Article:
“Fear of bankruptcy because we didn’t know what was going on with the trips that were already paid in full and people were requesting refunds for,” he says.

Heising wasn’t gonna let his biz slip away, howevs. He cut some deals with suppliers, got a piece of the government aid pie and focussed on getting surfers to the Maldives, which remained accessible during the pandemic and where the waves were, still are, gloriously empty.

And, now that the world is getting a handle on the virus, surf destinations are opening up, slowly. But if you wanna travel you’re going to hit plenty of logistical speed bumps.

There ain’t two countries alike when it comes to COVID protocols, requirements etc.

So Heising and his LUEX gang came up with a “COVID-19 tool”. Hit the button, punch in where y’coming from, where y’going, and you’ll get a list of what you can and can’t do and where you can and can’t go.

Australia, our pretty hermit kingdom? Screwed, pretty much.

The US, a whole lot better.

“Our intention with the tool isn’t to promote traveling per se but to ensure that people playing with the idea of going on a surf trip have access to accurate, up-to-date and relevant information to keep everyone involved safe,” says Heising.

“We also get many people asking us for information on what traveling might look like in the future, and just like everyone, we can only speculate. A lot of countries will adopt more lenient protocols for vaccinated people – similar to what the Seychelles, Belize and Barbados are already doing. But how exactly this will look like, and if we’re required to carry a vaccine passport with us once we embark into the ‘new normal’ remains to be seen.”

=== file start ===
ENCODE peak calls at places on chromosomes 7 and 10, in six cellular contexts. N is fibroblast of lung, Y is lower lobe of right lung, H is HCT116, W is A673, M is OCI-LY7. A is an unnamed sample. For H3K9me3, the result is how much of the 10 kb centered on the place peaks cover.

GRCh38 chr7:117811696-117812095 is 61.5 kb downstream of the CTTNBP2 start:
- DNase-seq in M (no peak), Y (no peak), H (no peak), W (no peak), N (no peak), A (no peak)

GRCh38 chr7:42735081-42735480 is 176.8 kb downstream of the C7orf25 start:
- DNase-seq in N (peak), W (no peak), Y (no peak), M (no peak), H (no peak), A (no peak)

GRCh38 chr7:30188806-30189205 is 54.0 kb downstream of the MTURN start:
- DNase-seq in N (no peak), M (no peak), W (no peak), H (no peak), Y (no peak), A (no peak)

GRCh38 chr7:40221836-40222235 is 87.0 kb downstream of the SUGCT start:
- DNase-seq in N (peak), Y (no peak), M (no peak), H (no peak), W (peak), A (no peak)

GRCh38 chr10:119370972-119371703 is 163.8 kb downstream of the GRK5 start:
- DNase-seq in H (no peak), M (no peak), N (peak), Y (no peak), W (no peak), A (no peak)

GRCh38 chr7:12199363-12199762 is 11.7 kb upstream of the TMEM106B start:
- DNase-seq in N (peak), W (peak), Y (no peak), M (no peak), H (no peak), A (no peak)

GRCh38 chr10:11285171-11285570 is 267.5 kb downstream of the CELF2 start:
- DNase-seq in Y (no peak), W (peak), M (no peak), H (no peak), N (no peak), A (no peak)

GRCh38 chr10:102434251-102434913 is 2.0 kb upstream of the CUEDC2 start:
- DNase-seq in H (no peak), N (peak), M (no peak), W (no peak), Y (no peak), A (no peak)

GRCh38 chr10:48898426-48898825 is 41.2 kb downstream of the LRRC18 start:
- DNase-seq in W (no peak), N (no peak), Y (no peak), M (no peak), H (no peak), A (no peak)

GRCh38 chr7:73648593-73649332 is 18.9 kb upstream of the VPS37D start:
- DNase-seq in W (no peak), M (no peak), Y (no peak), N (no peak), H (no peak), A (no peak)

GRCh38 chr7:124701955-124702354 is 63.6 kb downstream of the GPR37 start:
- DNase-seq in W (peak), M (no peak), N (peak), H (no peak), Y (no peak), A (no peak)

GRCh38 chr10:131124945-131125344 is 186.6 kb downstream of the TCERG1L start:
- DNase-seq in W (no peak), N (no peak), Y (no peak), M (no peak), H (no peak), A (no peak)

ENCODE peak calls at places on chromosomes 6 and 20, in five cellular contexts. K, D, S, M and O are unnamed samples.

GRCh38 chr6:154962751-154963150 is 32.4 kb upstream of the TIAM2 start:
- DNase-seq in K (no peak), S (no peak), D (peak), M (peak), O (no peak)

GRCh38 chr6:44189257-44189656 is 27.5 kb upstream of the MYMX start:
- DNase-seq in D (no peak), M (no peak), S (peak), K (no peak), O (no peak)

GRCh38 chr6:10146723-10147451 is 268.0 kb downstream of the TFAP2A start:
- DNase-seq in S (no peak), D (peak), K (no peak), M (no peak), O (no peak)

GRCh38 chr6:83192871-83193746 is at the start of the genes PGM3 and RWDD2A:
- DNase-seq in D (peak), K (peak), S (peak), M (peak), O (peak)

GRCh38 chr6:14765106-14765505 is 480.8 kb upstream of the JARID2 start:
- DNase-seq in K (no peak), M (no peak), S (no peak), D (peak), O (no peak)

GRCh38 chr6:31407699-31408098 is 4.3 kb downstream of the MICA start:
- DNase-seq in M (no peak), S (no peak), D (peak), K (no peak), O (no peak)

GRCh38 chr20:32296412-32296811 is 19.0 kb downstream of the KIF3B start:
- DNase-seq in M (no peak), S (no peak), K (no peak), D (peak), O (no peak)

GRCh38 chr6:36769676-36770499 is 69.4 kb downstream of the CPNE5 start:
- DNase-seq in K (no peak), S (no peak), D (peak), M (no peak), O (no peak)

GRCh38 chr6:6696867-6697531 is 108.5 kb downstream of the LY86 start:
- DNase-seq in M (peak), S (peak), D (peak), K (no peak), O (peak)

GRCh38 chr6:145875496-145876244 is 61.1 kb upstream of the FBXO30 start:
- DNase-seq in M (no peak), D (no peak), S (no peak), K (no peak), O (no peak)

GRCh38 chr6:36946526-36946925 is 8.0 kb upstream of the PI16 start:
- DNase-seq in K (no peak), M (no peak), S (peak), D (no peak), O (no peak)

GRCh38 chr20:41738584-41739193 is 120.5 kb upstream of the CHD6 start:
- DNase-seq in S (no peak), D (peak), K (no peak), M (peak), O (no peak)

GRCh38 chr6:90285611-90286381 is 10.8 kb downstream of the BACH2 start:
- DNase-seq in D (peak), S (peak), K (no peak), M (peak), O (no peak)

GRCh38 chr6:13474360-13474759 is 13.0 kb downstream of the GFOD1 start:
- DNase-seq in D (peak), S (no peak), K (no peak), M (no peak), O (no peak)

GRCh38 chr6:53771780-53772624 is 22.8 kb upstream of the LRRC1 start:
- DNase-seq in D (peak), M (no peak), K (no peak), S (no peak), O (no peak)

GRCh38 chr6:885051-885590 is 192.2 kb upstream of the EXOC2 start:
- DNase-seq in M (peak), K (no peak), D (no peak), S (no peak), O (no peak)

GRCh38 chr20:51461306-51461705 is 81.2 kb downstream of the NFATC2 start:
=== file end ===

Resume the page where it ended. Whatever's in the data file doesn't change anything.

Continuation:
Darkest days over, silver linings in clouds, Heising is getting the gang back together.

Business is good, not booming, but it’s good.

Birds are in the sky.

Boards are being shoved into bags.

Ain’t never gonna be a time like this, again, at least not until the next time the world shutters.

There’s a window into empty lineups.

Right now.

Gimme: Former high-end surf brand Hurley releases much-anticipated inflatable “wave runner pool float!”

Summer's here (Australia not included)!

It was almost one year ago, now, that BeachGrit gained exclusive access to top-secret plans that showed the future of Hurley. The once high-end surf brand had recently been purchased by Bluestar Alliance, a company which promised to “embark on a complete and thorough understanding of the brand’s potential channels of distribution and price point strategies. We create tools such as brand development profiles, trend guides, style guides and marketing strategies. These marketing materials portray graphic illustrations and a strategic marketing road map to enhance consumer brand recognition.”